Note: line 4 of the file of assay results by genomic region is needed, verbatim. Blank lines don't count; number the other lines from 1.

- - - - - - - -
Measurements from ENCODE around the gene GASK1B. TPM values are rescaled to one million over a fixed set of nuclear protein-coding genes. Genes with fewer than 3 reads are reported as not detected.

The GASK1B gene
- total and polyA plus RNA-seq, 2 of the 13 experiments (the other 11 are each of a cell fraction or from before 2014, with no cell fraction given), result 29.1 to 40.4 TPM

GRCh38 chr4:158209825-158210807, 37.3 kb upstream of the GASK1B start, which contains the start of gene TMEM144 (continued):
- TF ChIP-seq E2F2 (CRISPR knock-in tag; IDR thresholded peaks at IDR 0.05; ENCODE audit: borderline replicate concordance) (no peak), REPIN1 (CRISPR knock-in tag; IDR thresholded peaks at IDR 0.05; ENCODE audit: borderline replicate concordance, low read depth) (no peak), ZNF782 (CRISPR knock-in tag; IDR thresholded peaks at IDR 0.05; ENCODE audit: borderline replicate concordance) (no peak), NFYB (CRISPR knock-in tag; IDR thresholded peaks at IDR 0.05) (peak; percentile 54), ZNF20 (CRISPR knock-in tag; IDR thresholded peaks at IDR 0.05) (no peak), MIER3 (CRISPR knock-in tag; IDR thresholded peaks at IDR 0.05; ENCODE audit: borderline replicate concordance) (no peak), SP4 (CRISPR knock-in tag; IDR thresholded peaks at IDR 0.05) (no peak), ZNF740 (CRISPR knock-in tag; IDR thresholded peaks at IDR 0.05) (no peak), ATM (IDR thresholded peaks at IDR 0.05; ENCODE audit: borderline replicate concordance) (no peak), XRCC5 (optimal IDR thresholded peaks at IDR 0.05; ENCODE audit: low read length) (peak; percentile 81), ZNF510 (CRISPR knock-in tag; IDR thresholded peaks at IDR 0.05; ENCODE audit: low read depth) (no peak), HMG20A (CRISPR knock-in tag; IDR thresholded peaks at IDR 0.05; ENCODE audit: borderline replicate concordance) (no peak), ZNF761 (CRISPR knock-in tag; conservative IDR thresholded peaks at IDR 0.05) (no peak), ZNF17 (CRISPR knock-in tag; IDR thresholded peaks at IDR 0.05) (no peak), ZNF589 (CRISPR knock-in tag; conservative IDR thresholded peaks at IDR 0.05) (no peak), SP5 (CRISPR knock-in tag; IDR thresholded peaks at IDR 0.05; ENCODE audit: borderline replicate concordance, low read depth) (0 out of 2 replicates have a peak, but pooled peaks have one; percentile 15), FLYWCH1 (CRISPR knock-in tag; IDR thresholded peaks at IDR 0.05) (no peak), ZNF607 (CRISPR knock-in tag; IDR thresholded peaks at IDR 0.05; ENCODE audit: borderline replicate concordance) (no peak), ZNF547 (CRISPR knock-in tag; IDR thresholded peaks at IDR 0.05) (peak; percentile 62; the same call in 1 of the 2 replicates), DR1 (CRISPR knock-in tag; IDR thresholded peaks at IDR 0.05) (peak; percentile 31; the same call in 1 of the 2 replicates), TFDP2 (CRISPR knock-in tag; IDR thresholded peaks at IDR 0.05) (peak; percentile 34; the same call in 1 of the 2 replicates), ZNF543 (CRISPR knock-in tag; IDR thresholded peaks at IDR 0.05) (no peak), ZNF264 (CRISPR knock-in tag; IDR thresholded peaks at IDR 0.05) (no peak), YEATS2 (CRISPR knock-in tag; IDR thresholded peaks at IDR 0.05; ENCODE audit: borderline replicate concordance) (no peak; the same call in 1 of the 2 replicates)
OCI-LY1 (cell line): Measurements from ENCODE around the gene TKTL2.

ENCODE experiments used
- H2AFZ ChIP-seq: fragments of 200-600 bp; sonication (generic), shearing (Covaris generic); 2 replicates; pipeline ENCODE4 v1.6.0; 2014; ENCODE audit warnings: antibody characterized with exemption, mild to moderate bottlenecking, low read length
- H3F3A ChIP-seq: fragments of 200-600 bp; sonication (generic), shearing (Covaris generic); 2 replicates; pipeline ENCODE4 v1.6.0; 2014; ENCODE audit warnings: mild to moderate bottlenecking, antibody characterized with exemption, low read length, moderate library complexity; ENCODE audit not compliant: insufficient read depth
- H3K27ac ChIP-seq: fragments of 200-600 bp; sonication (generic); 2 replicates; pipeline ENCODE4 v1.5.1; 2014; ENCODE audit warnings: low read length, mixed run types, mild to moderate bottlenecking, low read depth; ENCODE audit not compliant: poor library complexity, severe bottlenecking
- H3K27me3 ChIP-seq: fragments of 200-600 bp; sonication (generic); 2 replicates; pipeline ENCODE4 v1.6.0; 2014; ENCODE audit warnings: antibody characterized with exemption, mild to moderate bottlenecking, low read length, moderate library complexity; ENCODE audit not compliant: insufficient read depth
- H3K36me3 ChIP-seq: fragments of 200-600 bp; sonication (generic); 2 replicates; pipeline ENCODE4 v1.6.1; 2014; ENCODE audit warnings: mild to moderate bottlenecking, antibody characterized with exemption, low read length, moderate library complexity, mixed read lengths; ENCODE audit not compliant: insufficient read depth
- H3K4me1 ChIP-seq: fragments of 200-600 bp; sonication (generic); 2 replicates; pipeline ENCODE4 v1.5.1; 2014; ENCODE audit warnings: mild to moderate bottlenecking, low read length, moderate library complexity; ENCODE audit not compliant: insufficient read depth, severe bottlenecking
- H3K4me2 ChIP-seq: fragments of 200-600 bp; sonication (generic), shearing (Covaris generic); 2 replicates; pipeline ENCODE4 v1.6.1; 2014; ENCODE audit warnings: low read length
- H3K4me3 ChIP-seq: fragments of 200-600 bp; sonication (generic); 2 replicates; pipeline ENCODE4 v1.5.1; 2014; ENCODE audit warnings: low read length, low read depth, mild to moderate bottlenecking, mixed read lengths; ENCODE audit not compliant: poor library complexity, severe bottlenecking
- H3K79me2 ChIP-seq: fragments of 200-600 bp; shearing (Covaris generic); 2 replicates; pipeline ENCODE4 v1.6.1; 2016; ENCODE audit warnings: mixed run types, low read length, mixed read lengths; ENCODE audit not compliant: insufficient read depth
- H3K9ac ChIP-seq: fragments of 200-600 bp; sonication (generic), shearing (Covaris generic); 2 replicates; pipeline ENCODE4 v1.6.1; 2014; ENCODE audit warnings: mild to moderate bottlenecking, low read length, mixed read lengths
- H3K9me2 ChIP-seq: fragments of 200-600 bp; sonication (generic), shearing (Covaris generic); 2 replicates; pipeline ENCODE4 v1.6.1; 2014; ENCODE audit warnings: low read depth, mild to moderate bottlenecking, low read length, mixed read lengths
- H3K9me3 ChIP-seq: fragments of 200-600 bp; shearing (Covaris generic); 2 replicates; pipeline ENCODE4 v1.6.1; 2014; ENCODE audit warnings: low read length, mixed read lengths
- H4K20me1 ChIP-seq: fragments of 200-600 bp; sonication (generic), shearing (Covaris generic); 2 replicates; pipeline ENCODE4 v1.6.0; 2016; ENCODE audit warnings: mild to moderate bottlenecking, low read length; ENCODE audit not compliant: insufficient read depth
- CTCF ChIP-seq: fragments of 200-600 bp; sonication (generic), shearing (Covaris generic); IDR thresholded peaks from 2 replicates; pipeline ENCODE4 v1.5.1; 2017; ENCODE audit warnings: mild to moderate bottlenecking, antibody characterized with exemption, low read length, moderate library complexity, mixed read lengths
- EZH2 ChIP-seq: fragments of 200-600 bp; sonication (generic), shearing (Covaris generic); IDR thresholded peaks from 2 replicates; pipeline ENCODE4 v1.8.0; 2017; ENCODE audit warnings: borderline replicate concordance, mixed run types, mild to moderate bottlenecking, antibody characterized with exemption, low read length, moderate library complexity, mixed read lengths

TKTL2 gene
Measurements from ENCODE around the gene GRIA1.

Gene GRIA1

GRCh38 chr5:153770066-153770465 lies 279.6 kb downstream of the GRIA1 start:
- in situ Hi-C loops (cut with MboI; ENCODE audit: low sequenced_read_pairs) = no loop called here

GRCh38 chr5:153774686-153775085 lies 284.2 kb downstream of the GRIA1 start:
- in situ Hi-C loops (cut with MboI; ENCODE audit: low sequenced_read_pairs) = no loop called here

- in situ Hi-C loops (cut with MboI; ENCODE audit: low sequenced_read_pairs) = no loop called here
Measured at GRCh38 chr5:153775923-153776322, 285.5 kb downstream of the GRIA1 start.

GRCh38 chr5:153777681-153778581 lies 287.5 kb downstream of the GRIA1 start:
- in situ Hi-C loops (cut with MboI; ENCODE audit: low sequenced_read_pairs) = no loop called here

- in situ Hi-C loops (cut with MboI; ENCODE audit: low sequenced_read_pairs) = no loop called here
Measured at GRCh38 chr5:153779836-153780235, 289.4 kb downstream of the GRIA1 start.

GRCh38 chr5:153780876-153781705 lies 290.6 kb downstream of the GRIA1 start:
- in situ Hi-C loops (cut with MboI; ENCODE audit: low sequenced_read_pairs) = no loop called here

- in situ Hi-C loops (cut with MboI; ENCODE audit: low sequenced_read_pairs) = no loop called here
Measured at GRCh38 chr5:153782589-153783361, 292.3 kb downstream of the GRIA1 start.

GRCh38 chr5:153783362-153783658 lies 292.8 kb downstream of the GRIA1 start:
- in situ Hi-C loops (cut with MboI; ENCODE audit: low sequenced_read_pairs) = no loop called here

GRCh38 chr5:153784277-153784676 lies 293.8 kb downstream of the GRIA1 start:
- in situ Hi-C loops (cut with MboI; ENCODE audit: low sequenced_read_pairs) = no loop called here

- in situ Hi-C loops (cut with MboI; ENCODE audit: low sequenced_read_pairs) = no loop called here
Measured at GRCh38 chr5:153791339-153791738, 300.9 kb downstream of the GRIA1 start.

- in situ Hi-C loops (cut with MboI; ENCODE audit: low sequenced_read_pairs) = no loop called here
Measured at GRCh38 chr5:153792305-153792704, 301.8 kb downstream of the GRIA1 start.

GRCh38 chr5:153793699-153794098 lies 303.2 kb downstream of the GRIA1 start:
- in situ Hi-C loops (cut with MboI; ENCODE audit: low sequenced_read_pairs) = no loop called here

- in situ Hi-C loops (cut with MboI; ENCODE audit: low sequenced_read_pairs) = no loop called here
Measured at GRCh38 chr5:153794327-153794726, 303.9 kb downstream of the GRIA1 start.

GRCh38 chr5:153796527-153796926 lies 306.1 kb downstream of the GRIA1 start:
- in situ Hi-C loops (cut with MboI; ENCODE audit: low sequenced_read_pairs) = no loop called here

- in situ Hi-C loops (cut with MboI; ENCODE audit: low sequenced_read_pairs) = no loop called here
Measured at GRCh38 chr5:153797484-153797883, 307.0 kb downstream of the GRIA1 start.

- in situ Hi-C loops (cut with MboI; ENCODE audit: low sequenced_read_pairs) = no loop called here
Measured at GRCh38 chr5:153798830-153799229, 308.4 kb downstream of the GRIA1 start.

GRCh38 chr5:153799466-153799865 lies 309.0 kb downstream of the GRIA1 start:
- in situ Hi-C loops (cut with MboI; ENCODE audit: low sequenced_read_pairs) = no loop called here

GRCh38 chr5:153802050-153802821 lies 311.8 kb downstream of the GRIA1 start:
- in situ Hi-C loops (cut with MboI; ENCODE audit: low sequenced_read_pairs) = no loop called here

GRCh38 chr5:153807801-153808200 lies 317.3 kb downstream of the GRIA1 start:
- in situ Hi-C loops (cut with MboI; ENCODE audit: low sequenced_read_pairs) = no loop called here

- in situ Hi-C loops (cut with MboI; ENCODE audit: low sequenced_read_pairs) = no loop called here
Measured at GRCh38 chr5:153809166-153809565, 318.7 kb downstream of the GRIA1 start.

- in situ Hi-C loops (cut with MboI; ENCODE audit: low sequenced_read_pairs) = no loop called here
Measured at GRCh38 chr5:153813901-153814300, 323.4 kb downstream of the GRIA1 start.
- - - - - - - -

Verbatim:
GRCh38 chr4:158209825-158210807, 37.3 kb upstream of the GASK1B start, which contains the start of gene TMEM144 (continued):